Tort Law & Business Ethics: Wal-Mart Worker’s Family Suing

By now everyone knows the story: an employee was trampled in a Black Friday Sale stampede at a suburban New York Wal-Mart. (I blogged about it Friday and again Tuesday.)

The latest (not terribly surprising) development: the victim’s family is suing.
From MSNBC: Victim’s kin sue in Wal-Mart stampede death

The family of a worker trampled to death in a “Black Friday” crush of bargain hunters at a Long Island Wal-Mart store filed a wrongful-death lawsuit on Wednesday, claiming store ads offering deep discounts “created an atmosphere of competition and anxiety” that led to “crowd craze.”
The lawsuit claims that besides failing to provide adequate security for a pre-dawn crowd estimated at 2,000, Wal-Mart “engaged in specific marketing and advertising techniques to specifically attract a large crowd and create an environment of frenzy and mayhem and was otherwise careless, reckless and negligent.”

Good. I’m glad they’re suing. Not because I necessarily think Wal-Mart is really in the wrong, here, and deserve to be sued. They may well be, but that’s not my point. My point is that some things really are best handled by people (and companies) suing each other. This falls under the heading of tort law — roughly the branch of law that pertains to private lawsuits (as opposed to criminal prosecutions) seeking remedy for personal wrongs or harms.

Recall that I mentioned in Tuesday’s posting that New York lawmakers were contemplating enacting legislation in response to this incident, and also that a couple of customers caught up in the stampede were suing. I suggested the latter was likely to be more fruitful. Now it’s time to say more about why.

Tort law is one way we regulate corporate behaviour. There are many others: corporate law, contract law, labour law, and criminal law, just to name a few. Those methods all tend to rely on government to exercise judgment, in advance, about just how companies should behave. Tort law works differently. Basically, the system of tort law says that if companies screw up in ways that harm people, those people can sue. Companies know this, and so they’re motivated — obviously, not always sufficiently motivated — not to screw up in ways that harm people. But if they do hurt someone, they can be sued. And if the court buys the plaintiff’s case, the plaintiff will win, and the court will make the defendant (the company) pay the plaintiff some money. And if the amount awarded is high enough (or if the publicity from losing such a case is bad enough) the company will do things differently next time. It will change its behaviour.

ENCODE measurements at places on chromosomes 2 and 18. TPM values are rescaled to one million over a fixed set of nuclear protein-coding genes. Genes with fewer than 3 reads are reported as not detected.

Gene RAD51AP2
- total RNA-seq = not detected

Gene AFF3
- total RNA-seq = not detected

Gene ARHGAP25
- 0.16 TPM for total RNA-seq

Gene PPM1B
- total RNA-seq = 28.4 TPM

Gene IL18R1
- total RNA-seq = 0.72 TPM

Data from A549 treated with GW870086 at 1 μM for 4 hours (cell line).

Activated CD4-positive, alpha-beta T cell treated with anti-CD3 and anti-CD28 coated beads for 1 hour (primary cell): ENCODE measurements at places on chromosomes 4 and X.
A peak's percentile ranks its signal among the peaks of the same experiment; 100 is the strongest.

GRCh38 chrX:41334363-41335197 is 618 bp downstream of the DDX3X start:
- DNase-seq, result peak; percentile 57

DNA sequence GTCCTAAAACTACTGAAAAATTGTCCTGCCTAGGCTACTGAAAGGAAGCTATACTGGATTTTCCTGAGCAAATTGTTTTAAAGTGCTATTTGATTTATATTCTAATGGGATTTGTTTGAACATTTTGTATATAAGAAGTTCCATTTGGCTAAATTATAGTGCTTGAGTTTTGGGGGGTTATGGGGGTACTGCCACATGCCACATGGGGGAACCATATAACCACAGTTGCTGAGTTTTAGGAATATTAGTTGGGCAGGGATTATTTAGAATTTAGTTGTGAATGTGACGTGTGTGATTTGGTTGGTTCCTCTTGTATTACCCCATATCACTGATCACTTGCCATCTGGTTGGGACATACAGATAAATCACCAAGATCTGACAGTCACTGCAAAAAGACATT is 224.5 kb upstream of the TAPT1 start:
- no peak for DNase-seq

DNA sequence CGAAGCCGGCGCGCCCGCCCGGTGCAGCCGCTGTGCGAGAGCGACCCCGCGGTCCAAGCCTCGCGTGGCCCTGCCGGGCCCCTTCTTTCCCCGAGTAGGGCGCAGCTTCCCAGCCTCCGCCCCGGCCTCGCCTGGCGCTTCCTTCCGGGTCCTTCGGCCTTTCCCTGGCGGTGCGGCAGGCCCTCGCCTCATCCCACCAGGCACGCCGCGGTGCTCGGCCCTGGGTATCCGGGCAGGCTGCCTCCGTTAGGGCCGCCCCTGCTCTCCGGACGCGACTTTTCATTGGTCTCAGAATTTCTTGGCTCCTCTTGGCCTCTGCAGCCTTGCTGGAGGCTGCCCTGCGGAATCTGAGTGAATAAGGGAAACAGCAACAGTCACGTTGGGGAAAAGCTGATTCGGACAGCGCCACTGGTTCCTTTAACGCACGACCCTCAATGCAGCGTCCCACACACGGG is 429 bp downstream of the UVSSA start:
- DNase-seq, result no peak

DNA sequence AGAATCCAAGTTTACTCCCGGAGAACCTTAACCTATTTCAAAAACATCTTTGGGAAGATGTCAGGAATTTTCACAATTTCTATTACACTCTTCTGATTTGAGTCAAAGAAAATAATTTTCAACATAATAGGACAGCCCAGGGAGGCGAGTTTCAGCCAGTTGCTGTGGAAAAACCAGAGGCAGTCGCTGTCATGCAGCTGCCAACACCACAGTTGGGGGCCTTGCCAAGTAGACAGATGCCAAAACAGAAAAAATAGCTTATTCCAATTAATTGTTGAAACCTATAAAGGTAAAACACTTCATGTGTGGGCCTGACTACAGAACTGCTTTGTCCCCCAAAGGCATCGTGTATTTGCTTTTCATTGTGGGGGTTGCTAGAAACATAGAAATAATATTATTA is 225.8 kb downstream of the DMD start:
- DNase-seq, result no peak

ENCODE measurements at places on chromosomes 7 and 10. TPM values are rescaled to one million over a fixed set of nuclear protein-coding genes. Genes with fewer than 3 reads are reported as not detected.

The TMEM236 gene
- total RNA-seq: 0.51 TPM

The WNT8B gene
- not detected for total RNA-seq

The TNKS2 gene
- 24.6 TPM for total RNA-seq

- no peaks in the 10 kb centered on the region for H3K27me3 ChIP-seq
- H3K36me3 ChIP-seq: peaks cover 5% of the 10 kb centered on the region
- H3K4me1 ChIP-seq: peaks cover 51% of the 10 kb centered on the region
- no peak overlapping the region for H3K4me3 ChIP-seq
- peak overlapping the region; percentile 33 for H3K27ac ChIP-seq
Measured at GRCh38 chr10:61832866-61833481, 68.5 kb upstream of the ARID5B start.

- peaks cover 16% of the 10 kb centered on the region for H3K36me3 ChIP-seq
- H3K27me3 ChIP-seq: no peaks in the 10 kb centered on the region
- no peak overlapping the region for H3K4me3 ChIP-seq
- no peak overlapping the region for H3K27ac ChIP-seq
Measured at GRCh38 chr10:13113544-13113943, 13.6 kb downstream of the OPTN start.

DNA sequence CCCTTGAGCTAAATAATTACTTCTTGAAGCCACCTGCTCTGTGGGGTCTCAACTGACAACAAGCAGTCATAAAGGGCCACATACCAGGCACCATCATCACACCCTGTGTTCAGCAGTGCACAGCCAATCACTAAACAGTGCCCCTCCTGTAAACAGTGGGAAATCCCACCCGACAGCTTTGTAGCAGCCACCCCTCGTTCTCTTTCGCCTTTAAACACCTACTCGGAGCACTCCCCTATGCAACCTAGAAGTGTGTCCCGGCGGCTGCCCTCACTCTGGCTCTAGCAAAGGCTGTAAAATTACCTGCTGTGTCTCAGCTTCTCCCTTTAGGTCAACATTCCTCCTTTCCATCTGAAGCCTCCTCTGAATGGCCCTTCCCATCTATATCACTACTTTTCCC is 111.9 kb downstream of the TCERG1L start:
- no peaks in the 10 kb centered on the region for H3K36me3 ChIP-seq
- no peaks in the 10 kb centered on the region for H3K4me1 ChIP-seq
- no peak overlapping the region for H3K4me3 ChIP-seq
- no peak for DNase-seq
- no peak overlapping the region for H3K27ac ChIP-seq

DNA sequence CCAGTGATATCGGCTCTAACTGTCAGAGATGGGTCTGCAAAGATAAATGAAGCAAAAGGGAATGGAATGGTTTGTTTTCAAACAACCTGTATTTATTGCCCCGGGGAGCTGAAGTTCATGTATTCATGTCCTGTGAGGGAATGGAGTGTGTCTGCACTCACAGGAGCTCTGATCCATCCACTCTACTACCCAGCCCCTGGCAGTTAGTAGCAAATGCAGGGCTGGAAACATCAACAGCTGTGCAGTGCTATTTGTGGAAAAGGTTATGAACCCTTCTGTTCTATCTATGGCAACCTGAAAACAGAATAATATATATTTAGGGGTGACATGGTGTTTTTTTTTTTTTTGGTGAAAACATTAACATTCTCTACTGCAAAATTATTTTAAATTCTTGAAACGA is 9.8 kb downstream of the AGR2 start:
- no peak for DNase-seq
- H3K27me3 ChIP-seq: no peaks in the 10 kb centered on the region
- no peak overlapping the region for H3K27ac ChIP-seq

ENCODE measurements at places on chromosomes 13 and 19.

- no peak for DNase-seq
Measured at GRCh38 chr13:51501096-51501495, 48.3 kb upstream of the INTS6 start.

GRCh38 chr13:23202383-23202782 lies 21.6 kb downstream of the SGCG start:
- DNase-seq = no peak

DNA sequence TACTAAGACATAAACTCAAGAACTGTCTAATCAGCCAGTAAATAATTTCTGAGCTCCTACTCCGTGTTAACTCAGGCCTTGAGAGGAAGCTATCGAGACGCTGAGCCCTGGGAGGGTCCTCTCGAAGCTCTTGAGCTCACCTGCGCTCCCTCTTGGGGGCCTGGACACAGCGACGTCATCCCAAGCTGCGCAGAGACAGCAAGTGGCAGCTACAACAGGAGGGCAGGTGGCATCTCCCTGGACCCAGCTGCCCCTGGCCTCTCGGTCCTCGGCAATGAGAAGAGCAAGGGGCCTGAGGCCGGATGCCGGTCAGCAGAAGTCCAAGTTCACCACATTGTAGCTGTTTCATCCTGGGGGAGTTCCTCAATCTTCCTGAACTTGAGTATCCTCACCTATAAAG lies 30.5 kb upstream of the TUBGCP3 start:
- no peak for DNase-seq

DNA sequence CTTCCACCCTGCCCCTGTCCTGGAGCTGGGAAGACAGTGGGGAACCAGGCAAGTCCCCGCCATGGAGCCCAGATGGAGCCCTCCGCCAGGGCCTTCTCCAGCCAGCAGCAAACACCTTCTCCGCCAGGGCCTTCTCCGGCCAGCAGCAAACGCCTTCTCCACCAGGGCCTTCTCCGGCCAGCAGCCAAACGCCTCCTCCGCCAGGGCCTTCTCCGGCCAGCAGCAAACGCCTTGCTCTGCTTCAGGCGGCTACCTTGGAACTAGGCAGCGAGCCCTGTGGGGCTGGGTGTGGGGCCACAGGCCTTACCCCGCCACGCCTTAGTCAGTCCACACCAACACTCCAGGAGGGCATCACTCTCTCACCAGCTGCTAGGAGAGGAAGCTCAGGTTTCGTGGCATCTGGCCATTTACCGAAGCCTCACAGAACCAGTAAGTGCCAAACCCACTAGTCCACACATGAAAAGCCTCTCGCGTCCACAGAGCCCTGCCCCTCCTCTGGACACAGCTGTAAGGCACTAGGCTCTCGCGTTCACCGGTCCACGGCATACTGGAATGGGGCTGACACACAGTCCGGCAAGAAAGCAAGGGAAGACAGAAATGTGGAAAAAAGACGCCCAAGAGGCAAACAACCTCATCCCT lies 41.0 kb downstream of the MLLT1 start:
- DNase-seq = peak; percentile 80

Many people are big fans of tort law as perhaps the best way to regulate corporate behaviour. Why enact specific regulations in advance, they ask, when you can issue the general guidance that, hey, if you hurt someone an just about any way (even ways we can’t foresee) we (the courts) will help your victims to hurt you back. It’s a one-size-fits-all solution. Critics argue that that approach is flawed (at least if relied upon exclusively) because it is too reactive: it’s about fixing problems after someone has already been harmed — in the present case, killed — and because it’s too slow & cumbersome.

I don’t have a view on the exact extent to which we should rely on tort law (as opposed to regulation) to control corporate behaviour. But it seems to me that in the present case, tort law is the answer. In order for regulation to work, it requires bureaucrats to figure out, in advance, how to run a retail store. Not a particular store (regulations can’t be about particular entities) but retail stores in general. And it’s unlikely that they’ll be able to figure that out. Are they really going to be able to specify the right number of security guards per store? For stores of what size? Maybe the right number of guards for every 1000 square feet of retail space? Are they going to be able to specify detailed procedures for appropriate crowd control? How the barricades should be set up? Whether customers waiting outside must be forced to line up single-file, or two-by-two? All of that seems unlikely. But losing a lawsuit — or settling out of court, which seems more likely here — is likely to inspire Wal-Mart managers to do what managers are supposed to do: respond creatively to the specifics of a challenging situation.
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Thanks to my pal Andrew Potter for the heads-up on this development.

2 comments so far

  1. Jim Gaa on

    ChrisYou may well be right in this case. And your general comments make a lot of sense too. I only want to point out that tort law and regulation aren’t always as independent as your comments might suggest.For example, auditors are normally sued for negligence, i.e., for not meeting a standard of due care. These standards are set, in part, by regulation. In fact, defense against lawsuits is one of the reasons these standards are created. At the same time, these standards are sometimes overturned by courts — the Continental Vending case (US v. Simon, if my memory is correct) was an example of a negligence case in which the judge instructed the jury that following the rules (which were set by the profession) is not a sufficient defense against negligence. In the case of professional activity, these standards are normally set by a self-regulating professional organization. In the case of the US accounting profession, some of the standards are now set by the PCAOB, a semi-public organization created by the Sarbanes-Oxley Act.

  2. Chris MacDonald on

    Jim:You’re absolutely right. I’ve oversimplified significantly. Thanks for clarifying that. In fact, there’s significant overlap with tort law and several other branches of law as well as professional & industrial self regulation.Chris


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